On 10/4/07, David Jencks <david_jencks@yahoo.com> wrote: 
On Oct 4, 2007, at 11:21 AM, Alex Karasulu wrote:

SNIP ...

If this idea of configuring lots of interceptor lists in server.xml worked out it might be pretty easy for these to be specified per partition as well.

I think we could have a combinatorial explosion if we did this.  Perhaps partitions should just
expose their "skiplist" rather than defining a chain specifically for each partition's suffix for each
operation.

The combinatorial explosion certainly seems like a real danger.   I kind of think the skip list goes with the operation better than with the partition.

The skip list can also go into the interceptor.  Interceptors may be configured with a set of distinguished names
to be skipped.  The InterceptorChain can leverage this information to automatically bypass an interceptor based
on the distinguished name of the target entry the operation is performed on.

If the functional names you talk about below (i.e. "normalization" ) can be configured in the interceptor for different
regions of the DIT then this can be controlled pretty well.  This alternative my be better at targeting specific functionality. 
For example Matt will want to just skip one or two interceptors at most for his partition.  Configuring this as an exception
on the interceptor may be best.  Don't know tho.

BTW there are major concerns with bypassing interceptors where bypassing one interceptor may cause another to
fail. This nasty coupling is what I want to get rid of but don't know how exactly.

Thinking about how the skip lists work now I recall that they aren't based on interceptor identity but name although in trunk the name is by default the class name of the interceptor.  lets see if I can explain this so anyone can understand what I'm thinking.... if the skip lists work by functional name and the partitions supply the skip lists with the interceptors named functionally then the skip lists would work with different interceptor chains even though the implementation of some functions would be with different classes.

e.g. the normalization would be done by a different interceptor in the normal and the Matt partitions, but they'd have the same name... so if a skip list included "Normalization" that interceptor, whatever it happened to be for the target partition, would get skipped.

Yes we should use symbolic/functional names you suggest instead of the interceptor class name.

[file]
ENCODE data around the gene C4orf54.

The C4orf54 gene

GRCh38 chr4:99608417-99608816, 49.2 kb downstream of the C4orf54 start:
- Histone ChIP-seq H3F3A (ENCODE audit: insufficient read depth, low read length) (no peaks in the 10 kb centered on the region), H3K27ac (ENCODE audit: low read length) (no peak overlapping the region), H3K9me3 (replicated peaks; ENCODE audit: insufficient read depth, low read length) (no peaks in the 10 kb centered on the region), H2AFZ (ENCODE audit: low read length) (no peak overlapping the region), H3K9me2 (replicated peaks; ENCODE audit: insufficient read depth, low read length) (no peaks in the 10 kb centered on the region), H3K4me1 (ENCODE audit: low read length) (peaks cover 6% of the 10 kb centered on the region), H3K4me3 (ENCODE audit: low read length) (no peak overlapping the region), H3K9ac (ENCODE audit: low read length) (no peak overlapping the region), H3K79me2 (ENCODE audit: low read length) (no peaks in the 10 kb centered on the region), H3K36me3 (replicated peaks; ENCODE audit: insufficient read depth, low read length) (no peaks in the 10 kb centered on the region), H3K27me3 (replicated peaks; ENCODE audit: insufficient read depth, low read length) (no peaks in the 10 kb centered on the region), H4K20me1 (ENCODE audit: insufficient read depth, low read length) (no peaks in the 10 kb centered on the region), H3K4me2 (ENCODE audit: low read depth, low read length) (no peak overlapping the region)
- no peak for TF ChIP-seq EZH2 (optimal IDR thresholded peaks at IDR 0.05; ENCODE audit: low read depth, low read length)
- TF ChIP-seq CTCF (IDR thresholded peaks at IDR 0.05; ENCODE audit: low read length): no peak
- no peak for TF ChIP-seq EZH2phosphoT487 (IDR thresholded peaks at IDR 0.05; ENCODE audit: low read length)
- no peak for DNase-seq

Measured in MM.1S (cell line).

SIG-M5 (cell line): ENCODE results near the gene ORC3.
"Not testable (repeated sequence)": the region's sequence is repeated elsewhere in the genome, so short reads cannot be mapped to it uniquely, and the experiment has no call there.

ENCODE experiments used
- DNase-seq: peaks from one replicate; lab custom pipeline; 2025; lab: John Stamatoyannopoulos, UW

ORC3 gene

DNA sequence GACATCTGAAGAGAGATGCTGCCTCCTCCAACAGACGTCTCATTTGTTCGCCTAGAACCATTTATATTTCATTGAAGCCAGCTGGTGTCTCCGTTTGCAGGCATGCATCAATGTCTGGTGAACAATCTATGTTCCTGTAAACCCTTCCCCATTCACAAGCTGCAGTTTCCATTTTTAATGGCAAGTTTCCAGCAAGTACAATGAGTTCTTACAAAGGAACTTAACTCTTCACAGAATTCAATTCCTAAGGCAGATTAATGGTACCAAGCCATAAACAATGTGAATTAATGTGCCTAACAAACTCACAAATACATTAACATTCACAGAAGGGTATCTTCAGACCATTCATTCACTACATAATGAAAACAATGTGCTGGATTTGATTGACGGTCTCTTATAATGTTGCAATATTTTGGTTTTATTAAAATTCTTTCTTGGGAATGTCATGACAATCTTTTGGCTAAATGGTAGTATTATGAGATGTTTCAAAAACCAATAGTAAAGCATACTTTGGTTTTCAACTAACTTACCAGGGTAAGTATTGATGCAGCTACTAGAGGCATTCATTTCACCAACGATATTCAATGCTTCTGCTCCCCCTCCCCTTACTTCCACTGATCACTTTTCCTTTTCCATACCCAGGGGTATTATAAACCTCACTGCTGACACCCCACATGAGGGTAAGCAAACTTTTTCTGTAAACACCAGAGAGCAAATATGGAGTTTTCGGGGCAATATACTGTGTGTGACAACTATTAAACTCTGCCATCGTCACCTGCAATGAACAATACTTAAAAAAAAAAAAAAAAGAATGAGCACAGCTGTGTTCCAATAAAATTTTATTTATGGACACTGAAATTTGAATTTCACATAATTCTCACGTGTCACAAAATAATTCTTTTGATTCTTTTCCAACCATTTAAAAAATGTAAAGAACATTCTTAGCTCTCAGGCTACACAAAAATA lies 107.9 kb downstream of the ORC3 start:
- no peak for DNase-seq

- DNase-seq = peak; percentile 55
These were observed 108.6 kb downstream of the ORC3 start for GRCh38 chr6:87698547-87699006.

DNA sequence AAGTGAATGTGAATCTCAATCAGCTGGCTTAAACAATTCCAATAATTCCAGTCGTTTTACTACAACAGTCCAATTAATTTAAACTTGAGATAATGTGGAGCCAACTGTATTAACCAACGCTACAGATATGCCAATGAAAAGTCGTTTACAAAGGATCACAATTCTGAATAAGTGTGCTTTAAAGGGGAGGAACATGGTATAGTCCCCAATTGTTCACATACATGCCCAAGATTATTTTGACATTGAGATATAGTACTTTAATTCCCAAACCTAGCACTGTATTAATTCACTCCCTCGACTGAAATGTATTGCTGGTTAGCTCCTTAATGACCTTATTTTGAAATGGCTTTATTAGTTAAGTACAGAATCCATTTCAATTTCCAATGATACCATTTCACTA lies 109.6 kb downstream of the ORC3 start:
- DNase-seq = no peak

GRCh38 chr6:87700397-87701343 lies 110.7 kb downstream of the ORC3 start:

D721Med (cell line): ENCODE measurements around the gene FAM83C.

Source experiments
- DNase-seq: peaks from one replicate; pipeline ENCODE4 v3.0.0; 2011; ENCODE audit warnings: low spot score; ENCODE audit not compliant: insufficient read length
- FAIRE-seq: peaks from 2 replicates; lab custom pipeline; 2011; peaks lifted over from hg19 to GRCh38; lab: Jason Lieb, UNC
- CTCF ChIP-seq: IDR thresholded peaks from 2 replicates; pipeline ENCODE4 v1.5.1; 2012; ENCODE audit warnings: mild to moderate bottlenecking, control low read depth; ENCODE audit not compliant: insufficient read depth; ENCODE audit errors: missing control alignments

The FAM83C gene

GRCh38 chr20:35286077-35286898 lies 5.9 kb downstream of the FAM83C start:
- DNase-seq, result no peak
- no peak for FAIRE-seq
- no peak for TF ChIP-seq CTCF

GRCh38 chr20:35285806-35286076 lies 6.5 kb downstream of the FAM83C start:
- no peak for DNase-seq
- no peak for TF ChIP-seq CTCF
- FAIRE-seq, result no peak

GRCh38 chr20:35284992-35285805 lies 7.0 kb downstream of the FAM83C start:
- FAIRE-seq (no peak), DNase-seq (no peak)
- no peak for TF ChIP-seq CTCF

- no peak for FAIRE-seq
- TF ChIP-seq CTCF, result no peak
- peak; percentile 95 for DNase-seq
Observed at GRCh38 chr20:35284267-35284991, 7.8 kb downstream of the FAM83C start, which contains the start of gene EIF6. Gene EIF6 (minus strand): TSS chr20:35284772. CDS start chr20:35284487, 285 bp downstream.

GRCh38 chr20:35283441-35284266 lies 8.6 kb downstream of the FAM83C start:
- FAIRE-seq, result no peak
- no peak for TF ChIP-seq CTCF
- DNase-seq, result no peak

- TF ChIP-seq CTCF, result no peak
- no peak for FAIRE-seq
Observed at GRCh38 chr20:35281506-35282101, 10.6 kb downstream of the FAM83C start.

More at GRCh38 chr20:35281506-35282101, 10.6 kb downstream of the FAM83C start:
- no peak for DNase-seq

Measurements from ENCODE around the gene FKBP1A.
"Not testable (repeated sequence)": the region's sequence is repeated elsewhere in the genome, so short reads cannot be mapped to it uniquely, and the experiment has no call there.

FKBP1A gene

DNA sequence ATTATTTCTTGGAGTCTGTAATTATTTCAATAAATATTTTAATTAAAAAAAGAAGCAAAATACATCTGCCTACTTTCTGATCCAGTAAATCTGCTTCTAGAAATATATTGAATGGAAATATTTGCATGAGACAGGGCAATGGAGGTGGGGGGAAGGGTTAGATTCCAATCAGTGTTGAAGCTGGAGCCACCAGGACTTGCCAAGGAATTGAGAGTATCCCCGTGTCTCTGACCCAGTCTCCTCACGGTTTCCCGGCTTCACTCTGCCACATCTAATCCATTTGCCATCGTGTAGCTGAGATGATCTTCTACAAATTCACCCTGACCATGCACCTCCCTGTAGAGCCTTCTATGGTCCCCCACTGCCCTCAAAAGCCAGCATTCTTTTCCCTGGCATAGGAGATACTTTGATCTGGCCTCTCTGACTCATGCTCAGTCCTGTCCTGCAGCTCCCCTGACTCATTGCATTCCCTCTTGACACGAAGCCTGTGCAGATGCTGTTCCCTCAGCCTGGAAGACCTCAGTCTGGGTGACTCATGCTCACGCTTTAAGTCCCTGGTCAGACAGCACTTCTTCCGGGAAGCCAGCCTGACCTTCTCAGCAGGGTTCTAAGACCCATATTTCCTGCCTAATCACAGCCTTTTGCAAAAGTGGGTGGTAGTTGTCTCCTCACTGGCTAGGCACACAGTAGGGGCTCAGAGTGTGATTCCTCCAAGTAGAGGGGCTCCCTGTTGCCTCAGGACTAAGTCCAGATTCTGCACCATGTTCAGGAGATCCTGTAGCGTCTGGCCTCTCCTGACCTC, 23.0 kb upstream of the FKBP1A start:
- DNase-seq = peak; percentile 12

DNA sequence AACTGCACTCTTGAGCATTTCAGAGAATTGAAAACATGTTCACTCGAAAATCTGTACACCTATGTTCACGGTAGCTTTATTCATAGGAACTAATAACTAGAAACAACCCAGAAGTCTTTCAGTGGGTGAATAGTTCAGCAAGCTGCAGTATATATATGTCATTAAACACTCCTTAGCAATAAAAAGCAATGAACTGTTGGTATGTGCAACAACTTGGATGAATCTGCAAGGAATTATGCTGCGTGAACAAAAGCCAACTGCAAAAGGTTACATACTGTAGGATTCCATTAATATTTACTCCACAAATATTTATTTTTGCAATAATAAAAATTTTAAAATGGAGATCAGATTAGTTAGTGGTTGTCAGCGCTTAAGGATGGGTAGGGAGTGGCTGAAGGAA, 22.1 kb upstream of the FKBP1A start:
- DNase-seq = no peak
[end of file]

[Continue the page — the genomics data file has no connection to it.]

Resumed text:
I'll try to explain again from a different point of view...

- partitions specify a "complete" interceptor stack for themselves.  The interceptors have functional names that reflect what they do rather than necessarily their class.

The "complete" part sounds like it might lead to greater verbosity and might also cause other severe problems
where we cannot have two instances of the same interceptor in the same DirectoryService.  Perhaps we can use
reuse but still there will be one offs and issues if we do do that.

- skip lists are based on these functional names

+1

- there's something before we get into the interceptor stack that picks the right interceptor stack based on the target partition

This can be done but there are just some functions (interceptors) that must be handled or else critical services fail.

- the skip lists now work for any interceptor stack because they say what functionality to skip.

What I don't know is if (3), the thing that picks the correct interceptor stack, is possible to write.

Yeah I worry sometimes.  You've got some great ideas and I'm learning a lot from you.  I'm very appreciative
regarding that.  However you have not been bit by this mechanism as much as we have.  It's made us suffer
a lot :).  It really takes getting shocked a few times to have the pavlovian response which people like myself and
Emmanuel have when dealing with these interceptors and the chain mechanism.  All the pain comes rushing back into
our heads when we consider our options.  I'm learning a lot from your keen insight and design ideas but I hope you
have some of our challenges cached in mind when considering some of these options.  It will just make us more
efficient while discussing these things.  I know we cannot instantly give you the background knowledge but you're
still very insightful all the same. Perhaps in time you'll begin to see the nasty issues we have but that kind of takes
looking at how we implement protocol specific features a bit: I don't know if this something you want to delve into
since it's a bottomless pit.  To a degree tho you can piggy back on our experiences.  Anyways ...

Perhaps we can discuss other patterns in addition to seeing what could be done to make the present more one
capable of satisfying our needs.  I think we're onto some good ideas tho.  We just need to think about the pros and
cons.

Alex